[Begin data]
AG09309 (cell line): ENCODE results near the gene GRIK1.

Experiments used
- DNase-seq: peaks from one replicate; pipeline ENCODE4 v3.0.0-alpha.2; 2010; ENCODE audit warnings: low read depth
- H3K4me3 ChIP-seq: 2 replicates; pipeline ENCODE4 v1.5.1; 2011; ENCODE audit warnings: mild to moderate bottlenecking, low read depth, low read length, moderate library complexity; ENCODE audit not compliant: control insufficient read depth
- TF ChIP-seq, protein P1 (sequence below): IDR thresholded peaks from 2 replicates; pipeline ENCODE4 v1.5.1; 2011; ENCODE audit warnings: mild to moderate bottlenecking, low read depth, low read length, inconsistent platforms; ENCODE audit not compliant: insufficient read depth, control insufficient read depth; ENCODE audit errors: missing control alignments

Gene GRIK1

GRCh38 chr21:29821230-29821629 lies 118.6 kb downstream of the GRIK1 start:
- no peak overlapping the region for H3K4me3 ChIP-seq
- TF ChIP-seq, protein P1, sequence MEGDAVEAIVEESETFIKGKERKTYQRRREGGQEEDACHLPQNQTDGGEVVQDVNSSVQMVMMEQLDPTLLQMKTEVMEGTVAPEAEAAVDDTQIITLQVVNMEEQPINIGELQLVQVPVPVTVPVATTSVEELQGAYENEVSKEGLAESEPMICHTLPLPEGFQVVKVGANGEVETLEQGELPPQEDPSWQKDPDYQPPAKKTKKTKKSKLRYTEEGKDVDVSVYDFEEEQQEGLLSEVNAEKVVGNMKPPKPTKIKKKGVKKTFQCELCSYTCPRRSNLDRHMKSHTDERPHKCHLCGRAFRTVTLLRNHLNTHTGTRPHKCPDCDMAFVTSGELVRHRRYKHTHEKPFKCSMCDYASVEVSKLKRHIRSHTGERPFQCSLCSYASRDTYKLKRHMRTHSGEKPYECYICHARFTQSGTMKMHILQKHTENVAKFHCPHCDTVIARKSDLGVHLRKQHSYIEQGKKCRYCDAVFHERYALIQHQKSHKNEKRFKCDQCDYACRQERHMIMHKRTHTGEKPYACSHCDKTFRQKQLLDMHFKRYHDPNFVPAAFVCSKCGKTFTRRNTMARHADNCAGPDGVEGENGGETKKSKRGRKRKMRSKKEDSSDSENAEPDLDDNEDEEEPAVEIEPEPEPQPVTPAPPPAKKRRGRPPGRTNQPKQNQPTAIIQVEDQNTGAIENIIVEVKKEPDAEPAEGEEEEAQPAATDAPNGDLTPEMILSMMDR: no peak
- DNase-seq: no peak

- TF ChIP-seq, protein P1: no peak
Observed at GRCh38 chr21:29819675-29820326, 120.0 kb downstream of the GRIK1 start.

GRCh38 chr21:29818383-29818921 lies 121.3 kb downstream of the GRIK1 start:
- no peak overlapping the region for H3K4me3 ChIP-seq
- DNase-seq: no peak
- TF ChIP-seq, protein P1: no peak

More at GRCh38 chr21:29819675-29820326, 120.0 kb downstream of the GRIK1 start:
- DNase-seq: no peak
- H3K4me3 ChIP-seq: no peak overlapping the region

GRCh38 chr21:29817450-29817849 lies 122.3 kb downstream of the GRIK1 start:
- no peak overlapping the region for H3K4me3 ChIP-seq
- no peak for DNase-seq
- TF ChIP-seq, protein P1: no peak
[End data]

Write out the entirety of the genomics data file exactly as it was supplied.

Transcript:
AG09309 (cell line): ENCODE results near the gene GRIK1.

Experiments used
- DNase-seq: peaks from one replicate; pipeline ENCODE4 v3.0.0-alpha.2; 2010; ENCODE audit warnings: low read depth
- H3K4me3 ChIP-seq: 2 replicates; pipeline ENCODE4 v1.5.1; 2011; ENCODE audit warnings: mild to moderate bottlenecking, low read depth, low read length, moderate library complexity; ENCODE audit not compliant: control insufficient read depth
- TF ChIP-seq, protein P1 (sequence below): IDR thresholded peaks from 2 replicates; pipeline ENCODE4 v1.5.1; 2011; ENCODE audit warnings: mild to moderate bottlenecking, low read depth, low read length, inconsistent platforms; ENCODE audit not compliant: insufficient read depth, control insufficient read depth; ENCODE audit errors: missing control alignments

Gene GRIK1

GRCh38 chr21:29821230-29821629 lies 118.6 kb downstream of the GRIK1 start:
- no peak overlapping the region for H3K4me3 ChIP-seq
- TF ChIP-seq, protein P1, sequence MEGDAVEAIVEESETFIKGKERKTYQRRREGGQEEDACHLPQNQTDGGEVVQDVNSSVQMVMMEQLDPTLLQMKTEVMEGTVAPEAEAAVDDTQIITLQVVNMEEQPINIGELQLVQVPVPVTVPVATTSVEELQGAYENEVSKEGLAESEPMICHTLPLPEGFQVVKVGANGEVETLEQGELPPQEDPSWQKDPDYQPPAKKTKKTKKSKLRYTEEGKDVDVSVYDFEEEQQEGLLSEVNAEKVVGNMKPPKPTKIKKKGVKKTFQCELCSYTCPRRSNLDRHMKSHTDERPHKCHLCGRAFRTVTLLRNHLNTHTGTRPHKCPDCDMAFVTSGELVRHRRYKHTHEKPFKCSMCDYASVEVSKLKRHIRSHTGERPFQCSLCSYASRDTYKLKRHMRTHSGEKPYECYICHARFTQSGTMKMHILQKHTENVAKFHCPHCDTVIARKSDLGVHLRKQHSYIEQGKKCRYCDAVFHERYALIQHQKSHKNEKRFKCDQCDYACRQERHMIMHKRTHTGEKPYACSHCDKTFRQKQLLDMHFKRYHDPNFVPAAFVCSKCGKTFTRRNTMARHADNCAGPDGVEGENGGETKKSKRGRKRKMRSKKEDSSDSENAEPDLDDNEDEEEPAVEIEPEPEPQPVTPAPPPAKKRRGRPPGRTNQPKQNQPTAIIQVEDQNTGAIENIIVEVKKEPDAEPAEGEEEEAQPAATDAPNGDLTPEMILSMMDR: no peak
- DNase-seq: no peak

- TF ChIP-seq, protein P1: no peak
Observed at GRCh38 chr21:29819675-29820326, 120.0 kb downstream of the GRIK1 start.

GRCh38 chr21:29818383-29818921 lies 121.3 kb downstream of the GRIK1 start:
- no peak overlapping the region for H3K4me3 ChIP-seq
- DNase-seq: no peak
- TF ChIP-seq, protein P1: no peak

More at GRCh38 chr21:29819675-29820326, 120.0 kb downstream of the GRIK1 start:
- DNase-seq: no peak
- H3K4me3 ChIP-seq: no peak overlapping the region

GRCh38 chr21:29817450-29817849 lies 122.3 kb downstream of the GRIK1 start:
- no peak overlapping the region for H3K4me3 ChIP-seq
- no peak for DNase-seq
- TF ChIP-seq, protein P1: no peak